The Gate Thief - By Orson Scott Card

1

FLYING CHILDREN

On a certain day in November, in the early afternoon, if you had just parked your car at Kenney’s burger place in Buena Vista, Virginia, or maybe you were walking into Nick’s Italian Kitchen or Todd’s Barbecue, you might have cast your gaze up the hill toward Parry McCluer High School. It could happen. You have to look somewhere, right?

You might have noticed something shooting straight up out of the school. Something the size and shape of, say, a high school student. Arms waving, maybe. Legs kicking—count on that. Definitely a human being.

Like a rocket, upward until he’s a mile above Buena Vista. He hangs in the air for just a moment. Long enough to see and be seen.

And then down he goes. Straight down, and not falling, no, shooting downward just as fast as he went up. Bound to kill himself at that speed.

You can’t believe you saw it. So you keep watching for a moment longer, a few seconds, and look! There it is again! Too far away to be sure whether it’s the same kid or a different one. But if you’ve got someone with you, you grab them, you say, “Look! Is that a person? Is that a kid?”

“Where?”

“In the sky! Above the high school, look up, I’m saying straight up, you seeing what I’m seeing?”

Down comes the kid, plummeting toward the school.

“He’s got to be dead,” you say. “Nobody could live through that.”

And there it is again! Straight up!

“That’s one hell of a trampoline,” somebody says.

If you noticed it early enough, you’d see it repeated about thirty times. And then it stops.

Do you think they’re dead? I don’t know, how could anybody live through that? Should we go up and see? I’m not even sure it was people, it could have been, like, dummies or something. We’d sound so stupid—hey, you got a bunch of kids getting catapulted straight up and then smashing down again? It can’t be what it looked like. Maybe we’ll see it on the news tonight.

Three different people got it on their smartphones. Not the whole thing, but the last five or six, and one guy got fifteen of them. High quality video it wasn’t, but that actually made it more credible. All three videos got emailed to people. All three ended up on YouTube.

Lots of comments: “Fake.” “Why do people bother making crap like this?” “You can see that the lighting’s different on the flying dummies.” “Cool. Something new and fun to do with your old G.I. Joe’s.” The usual.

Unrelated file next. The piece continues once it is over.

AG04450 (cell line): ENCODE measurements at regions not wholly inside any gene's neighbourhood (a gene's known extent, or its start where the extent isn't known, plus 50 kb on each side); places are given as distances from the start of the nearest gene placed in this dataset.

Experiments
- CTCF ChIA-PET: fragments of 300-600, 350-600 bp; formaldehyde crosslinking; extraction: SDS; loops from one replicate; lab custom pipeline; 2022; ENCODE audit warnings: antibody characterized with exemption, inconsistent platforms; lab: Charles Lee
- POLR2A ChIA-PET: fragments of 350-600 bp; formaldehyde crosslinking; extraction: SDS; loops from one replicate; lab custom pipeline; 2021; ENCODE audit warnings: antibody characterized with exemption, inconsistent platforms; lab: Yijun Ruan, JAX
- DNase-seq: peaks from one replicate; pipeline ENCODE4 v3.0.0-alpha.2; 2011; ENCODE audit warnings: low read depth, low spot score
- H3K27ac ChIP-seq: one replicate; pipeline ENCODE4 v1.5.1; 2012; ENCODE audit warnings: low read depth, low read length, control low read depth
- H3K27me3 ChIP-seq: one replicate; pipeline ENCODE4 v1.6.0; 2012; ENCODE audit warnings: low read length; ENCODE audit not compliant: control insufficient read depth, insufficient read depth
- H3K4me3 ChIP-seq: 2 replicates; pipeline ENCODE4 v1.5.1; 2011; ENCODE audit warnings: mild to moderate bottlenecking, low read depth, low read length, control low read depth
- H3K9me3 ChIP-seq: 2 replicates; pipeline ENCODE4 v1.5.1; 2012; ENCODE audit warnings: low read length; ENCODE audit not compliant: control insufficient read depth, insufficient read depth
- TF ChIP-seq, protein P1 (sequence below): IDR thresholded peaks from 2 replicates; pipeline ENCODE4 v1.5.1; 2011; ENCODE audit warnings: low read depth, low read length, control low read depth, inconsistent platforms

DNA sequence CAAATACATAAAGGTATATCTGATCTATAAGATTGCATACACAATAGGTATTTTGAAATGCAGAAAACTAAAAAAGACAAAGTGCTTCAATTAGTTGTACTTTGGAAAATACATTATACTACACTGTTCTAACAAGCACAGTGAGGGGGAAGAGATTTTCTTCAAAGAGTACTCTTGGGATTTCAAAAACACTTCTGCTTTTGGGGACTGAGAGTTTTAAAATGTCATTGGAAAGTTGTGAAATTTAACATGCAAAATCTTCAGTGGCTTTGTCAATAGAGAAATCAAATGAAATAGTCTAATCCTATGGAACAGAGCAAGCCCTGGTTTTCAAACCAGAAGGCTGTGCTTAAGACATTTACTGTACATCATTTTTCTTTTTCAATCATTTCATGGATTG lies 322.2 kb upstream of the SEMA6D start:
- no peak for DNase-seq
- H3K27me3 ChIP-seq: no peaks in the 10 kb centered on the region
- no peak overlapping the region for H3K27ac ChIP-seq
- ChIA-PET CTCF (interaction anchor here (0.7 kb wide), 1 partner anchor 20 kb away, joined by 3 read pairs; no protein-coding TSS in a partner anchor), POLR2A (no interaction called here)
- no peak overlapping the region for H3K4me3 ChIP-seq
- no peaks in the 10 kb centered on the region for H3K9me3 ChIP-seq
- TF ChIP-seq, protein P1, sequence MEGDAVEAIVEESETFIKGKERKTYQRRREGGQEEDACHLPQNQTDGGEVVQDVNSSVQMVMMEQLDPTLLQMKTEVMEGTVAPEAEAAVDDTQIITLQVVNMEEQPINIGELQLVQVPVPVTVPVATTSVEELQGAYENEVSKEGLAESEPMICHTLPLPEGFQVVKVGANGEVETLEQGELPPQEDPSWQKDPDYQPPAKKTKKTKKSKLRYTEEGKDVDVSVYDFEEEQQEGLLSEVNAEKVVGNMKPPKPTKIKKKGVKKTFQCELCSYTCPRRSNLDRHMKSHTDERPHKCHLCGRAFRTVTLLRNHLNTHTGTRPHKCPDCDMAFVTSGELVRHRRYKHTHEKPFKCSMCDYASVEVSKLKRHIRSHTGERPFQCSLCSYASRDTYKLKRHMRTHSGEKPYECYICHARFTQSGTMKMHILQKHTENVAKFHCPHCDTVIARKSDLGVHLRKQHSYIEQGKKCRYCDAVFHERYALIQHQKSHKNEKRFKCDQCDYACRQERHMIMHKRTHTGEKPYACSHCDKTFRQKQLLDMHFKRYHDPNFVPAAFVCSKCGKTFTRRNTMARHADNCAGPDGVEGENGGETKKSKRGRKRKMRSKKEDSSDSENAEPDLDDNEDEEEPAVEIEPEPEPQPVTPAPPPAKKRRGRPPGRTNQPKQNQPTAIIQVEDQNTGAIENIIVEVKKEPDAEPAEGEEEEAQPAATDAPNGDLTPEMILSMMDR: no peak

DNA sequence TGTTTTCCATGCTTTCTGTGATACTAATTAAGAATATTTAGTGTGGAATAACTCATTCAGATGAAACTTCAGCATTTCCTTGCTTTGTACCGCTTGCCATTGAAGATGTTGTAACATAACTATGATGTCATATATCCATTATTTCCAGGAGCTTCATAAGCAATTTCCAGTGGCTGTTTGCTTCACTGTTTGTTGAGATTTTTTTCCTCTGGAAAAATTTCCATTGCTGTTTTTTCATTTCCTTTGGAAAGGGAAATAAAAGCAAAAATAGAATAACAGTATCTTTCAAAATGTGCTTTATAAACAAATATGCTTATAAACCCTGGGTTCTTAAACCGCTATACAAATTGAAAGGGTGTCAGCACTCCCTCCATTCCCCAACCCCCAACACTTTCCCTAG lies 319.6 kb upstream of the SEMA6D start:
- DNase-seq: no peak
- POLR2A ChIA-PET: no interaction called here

The local news stations aren’t all that local. Lynchburg. Roanoke. Staunton. They don’t give a rat’s ass about Buena Vista—the town never amounted to anything even before it died, that’s what people think in the big city. If those are big cities.

And the footage is so implausible, the flying figures so tiny that it wouldn’t look like anything on TV screens. Besides, the fliers were so high that at the top, all you can see is a dot in the sky, not even the mountains. So it’s sky, clouds, and a dot—makes no sense. Has to be a bird. Has to be a trick of the light. So it doesn’t get on the news.

But scattered through the world, there are a few thousand people who know exactly what could cause those kids to fly. Straight up, straight down, incredibly fast and yet no news stories about dead kids at a Virginia high school. Oh, yeah, it makes sense to them, all right.

It’s an act of a god. No, not an “act of God,” to use the weasel-out-of-it words in insurance policies. Not God. A god.

Or at least people used to call them gods, in the old days, when Zeus and Mercury and Thor and Vishnu and Borvo and Mithra and Pekelnik were worshiped wherever Indo-European languages were spoken.

Nobody called them gods anymore, but they were still around. Weaker now, because they could no longer pass through the Great Gates that used to carry them from Earth to Westil and back again, greatly magnifying their powers.

Only a gatemage could send someone from one place to another instantaneously, but there hadn’t been a gatemage since 632 A.D., when the last Loki of the Norse destroyed all the gates on Earth, disappearing through the last Great Gate and closing it behind him.

In the North Family compound, only a few miles away from Buena Vista, one of the kids spotted the longest YouTube video only a few hours after it went up on the web,

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